WillsCase Review: Banks v Goodfellow

There are a number of important cases that we will writers must have an understanding of. Not all law is statute based and many of these cases form the basis of the law that applies to will writing and succession.

This article will cover an overview of the facts and decision of Banks v Goodfellow (1870) LR 5 QB 549.


The case concerned the will of John Banks, who owned a considerable estate of 15 Cottages in the Lake District. During his lifetime, Mr Banks suffered from delusions and epilepsy and had spent some time in a lunatic asylum. In particular, Mr Banks believed that he was frequently visited by devils or evil spirits and believed that he was being pursued and molested by a Mr Alexander and even the death of Mr Alexander did not stop Mr Banks from believing this.

On 2 December 1863, Mr Banks made a new will leaving his estate to his niece. He died two years later. His niece died two years after that and her estate, including her inheritance from Mr Banks, passed to her half brother who was not a relative of Mr Banks.

The son of Mr Bank’s half brother brought proceedings to have Mr Banks’ will set aside on the grounds of lack of capacity.


The proceedings failed and it was held that Mr Banks was mentally capable of making his will. Whilst it was clear that Mr Banks suffered from delusions, those delusions had no impact on the gifts he made in his will. The judgment of Cockburn CJ gave what is now the test for testamentary capacity:

It is essential to the exercise of such a power that a testator shall understand the nature of the act and its effects; shall understand the extent of the property of which he is disposing; shall be able to comprehend and appreciate the claims to which he ought to give effect; and with a view to the latter object that no disorder of the mind shall poison his affections, pervert his sense of right, or prevent the exercise of his natural faculties; that no insane delusion shall influence his will on disposing of his property, and bring about a disposal of it which would not have been made otherwise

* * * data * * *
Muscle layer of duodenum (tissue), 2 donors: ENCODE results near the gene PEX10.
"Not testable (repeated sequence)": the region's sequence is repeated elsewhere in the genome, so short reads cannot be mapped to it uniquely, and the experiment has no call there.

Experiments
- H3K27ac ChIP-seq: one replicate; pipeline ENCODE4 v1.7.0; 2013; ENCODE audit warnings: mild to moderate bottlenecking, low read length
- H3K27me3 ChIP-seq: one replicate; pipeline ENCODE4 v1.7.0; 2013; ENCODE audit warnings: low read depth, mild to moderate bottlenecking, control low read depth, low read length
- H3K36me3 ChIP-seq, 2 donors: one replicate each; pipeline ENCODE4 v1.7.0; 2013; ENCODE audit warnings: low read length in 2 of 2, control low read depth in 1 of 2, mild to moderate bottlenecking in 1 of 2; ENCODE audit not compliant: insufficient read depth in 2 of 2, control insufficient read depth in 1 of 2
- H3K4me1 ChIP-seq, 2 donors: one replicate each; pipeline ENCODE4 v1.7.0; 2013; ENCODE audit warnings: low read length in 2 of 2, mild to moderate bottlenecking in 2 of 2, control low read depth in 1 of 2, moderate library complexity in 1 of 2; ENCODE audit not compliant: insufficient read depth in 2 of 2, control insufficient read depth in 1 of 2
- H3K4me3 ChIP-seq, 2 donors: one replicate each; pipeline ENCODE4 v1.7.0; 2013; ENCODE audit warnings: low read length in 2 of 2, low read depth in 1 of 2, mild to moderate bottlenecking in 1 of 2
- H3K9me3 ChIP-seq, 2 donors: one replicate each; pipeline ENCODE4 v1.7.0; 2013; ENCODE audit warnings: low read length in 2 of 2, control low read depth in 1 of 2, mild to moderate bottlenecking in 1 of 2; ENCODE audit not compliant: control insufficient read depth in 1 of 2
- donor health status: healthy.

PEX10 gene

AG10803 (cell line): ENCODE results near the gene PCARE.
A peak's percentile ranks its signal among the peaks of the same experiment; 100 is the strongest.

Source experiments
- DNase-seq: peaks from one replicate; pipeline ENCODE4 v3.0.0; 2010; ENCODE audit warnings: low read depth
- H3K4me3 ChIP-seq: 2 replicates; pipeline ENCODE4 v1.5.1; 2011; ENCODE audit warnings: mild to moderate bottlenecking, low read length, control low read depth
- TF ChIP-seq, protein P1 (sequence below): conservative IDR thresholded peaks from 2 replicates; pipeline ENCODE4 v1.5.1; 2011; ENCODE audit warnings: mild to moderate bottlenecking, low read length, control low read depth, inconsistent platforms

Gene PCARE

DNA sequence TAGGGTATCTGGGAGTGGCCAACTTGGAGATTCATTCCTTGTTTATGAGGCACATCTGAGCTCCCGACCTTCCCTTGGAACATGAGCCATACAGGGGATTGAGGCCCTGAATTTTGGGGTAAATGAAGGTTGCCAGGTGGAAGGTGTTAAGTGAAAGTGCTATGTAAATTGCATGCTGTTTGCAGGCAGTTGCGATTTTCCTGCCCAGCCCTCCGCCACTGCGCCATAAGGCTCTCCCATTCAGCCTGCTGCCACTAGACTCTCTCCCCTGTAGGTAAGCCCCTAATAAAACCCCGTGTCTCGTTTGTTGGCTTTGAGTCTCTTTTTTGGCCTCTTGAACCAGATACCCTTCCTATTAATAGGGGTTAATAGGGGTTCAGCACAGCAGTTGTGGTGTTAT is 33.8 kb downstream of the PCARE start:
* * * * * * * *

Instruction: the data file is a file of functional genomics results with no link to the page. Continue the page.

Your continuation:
This can be broken down into four different elements:

  1. The testator understands the nature of making a will and its effects – this being that the testator must know that he is making a Will to dispose of his assets AFTER he has died. In other words, the testator understands that the Will is to come into effect on their death and not before.
  2. The testator understands the extent of the property of which they are disposing – the testator does not need to know the exact value of everything they own but must know the extent of their wealth. For example, be able to give approximate figures of the assets which they own.
  3. The testator is able to comprehend and appreciate the claims to which they ought to give effect – the testator must know who might have first claim on their property. An example could be that the testator is married and therefore the spouse would have claim upon the estate
  4. The testator has no disorder of the mind that perverts their sense of right or prevents the exercise of their natural faculties in disposing of their property by will.

Chris Rattigan-Smith